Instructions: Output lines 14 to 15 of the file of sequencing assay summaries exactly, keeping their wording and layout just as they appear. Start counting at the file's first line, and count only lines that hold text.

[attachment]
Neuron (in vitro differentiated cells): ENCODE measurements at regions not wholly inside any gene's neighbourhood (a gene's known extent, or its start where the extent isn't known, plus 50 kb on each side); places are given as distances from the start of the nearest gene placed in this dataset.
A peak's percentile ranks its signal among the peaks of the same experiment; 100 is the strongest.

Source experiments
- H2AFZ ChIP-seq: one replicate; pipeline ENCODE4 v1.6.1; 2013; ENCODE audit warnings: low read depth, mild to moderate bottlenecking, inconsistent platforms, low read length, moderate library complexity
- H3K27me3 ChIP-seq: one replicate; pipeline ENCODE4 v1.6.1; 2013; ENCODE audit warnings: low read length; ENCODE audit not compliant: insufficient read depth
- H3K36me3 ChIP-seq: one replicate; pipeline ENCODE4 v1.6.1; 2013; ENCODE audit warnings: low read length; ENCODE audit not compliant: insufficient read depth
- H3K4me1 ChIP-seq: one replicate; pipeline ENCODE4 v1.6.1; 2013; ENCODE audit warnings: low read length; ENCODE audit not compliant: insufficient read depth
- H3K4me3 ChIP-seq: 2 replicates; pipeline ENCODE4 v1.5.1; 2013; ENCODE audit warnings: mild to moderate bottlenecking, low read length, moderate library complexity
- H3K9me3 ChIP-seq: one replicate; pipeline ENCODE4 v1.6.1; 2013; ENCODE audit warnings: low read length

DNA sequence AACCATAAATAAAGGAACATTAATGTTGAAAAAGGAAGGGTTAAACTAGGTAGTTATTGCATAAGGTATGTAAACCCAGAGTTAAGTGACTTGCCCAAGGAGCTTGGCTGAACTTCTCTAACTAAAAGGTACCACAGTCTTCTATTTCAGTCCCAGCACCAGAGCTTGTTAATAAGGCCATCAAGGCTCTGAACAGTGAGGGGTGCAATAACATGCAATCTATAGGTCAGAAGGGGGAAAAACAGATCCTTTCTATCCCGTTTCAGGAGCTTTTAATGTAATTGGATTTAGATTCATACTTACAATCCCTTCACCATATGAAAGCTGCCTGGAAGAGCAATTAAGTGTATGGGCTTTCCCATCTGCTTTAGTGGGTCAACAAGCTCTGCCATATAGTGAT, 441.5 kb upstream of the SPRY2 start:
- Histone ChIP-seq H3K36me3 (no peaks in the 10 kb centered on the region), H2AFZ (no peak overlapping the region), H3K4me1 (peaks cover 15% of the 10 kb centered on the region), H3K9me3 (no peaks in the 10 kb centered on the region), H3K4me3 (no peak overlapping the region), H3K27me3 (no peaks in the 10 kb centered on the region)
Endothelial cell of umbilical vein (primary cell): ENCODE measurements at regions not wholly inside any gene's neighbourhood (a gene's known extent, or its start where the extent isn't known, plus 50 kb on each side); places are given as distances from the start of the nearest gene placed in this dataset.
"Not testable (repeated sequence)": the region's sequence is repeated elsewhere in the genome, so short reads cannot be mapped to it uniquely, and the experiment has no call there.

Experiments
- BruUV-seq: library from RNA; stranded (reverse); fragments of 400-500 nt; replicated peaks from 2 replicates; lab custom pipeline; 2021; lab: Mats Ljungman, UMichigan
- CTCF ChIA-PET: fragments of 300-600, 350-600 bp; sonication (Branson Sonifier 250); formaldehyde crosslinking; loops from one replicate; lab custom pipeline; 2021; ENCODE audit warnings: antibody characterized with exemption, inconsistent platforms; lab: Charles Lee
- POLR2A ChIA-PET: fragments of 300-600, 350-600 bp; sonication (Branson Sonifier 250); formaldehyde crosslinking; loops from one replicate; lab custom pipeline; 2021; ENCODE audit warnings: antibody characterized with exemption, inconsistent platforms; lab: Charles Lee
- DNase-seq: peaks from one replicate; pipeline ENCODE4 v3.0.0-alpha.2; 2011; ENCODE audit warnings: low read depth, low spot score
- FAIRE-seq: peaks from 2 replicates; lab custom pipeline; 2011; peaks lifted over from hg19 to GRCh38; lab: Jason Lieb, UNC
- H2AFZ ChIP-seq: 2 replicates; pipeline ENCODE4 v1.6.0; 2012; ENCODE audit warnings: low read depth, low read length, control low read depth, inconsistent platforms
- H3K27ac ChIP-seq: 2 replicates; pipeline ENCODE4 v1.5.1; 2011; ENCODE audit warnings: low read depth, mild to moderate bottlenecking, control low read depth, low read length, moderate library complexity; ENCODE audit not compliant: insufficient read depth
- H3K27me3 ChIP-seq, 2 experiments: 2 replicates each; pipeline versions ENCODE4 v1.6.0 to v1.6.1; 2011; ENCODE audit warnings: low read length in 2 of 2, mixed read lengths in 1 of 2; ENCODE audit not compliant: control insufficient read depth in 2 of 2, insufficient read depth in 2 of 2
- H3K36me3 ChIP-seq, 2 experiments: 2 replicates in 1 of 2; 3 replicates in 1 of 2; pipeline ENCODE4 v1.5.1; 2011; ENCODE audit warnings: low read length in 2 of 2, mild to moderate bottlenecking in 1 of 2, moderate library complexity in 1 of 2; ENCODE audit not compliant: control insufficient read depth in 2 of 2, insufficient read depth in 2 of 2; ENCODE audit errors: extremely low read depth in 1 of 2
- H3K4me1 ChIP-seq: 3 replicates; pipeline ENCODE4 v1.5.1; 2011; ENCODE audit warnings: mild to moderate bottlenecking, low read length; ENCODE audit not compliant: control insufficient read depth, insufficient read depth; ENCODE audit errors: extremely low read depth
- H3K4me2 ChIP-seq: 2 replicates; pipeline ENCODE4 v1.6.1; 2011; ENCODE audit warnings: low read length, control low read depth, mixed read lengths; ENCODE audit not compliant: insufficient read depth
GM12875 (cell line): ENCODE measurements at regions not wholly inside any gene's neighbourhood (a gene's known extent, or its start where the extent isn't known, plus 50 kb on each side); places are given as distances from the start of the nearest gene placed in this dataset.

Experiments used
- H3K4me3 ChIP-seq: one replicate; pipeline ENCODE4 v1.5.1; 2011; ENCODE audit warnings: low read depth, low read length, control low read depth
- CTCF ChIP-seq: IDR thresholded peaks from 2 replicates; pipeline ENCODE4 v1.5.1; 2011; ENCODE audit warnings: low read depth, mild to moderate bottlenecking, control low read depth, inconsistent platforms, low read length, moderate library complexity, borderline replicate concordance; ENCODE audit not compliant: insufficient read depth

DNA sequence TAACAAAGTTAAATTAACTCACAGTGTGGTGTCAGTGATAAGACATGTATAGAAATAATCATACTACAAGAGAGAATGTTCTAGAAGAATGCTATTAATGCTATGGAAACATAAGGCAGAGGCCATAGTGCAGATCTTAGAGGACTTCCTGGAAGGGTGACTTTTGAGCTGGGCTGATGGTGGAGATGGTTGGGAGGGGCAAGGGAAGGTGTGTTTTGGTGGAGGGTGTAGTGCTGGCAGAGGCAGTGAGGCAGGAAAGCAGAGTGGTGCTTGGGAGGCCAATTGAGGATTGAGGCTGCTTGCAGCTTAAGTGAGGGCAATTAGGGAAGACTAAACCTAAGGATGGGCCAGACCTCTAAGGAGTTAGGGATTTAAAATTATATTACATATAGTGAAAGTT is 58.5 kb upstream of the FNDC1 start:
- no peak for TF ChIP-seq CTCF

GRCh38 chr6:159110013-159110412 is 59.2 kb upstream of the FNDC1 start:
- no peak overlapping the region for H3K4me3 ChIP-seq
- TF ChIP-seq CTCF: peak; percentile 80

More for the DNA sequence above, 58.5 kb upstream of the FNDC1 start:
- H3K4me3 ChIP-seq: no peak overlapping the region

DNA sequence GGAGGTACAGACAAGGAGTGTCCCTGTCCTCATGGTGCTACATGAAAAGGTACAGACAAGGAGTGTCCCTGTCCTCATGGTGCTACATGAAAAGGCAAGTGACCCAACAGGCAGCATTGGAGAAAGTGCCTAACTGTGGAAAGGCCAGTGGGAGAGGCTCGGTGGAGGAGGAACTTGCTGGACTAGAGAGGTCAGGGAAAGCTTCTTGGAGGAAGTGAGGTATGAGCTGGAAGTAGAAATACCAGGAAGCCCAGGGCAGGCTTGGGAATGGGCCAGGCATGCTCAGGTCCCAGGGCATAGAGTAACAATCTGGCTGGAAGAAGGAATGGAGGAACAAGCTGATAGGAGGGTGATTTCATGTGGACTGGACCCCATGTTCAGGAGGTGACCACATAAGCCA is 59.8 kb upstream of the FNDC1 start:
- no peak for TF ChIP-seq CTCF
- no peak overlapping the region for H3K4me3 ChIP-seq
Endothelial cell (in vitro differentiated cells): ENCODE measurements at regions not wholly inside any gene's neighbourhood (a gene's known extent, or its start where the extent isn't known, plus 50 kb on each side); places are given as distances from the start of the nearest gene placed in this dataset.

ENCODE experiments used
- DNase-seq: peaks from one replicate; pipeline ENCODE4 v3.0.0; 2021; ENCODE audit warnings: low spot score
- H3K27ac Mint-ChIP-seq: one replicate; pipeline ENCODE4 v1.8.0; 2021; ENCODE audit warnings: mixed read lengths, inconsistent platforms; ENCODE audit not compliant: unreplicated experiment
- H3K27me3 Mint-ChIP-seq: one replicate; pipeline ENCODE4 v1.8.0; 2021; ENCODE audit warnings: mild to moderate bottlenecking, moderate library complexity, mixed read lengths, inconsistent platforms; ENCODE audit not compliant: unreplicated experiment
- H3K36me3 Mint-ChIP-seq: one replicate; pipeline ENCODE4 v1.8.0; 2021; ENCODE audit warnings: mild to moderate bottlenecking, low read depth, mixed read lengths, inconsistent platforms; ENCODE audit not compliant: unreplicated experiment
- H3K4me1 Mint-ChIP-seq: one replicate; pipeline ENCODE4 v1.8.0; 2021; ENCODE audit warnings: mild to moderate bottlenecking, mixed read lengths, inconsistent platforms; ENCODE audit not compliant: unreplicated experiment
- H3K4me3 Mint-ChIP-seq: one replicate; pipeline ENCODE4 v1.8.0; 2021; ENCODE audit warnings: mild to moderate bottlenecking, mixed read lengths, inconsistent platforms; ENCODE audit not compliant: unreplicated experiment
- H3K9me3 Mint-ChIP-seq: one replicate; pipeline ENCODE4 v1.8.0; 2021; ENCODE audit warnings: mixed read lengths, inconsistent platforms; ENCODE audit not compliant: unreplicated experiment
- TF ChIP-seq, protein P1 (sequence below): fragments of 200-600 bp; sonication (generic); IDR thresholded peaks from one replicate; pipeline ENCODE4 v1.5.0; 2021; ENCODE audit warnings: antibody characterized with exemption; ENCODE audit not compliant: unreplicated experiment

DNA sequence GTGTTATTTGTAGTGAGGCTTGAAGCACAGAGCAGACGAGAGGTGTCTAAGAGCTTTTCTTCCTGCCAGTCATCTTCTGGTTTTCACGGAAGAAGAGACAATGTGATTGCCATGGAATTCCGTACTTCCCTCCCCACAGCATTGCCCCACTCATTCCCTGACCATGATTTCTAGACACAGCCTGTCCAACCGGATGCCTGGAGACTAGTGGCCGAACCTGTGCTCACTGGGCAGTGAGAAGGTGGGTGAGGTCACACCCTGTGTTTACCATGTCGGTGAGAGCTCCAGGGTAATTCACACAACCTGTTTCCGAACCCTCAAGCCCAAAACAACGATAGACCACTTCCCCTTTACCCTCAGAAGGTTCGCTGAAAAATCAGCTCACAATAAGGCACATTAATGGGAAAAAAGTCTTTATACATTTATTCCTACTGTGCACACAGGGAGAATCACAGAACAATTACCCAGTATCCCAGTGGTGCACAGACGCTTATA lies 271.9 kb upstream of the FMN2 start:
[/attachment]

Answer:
Experiments
- BruUV-seq: library from RNA; stranded (reverse); fragments of 400-500 nt; replicated peaks from 2 replicates; lab custom pipeline; 2021; lab: Mats Ljungman, UMichigan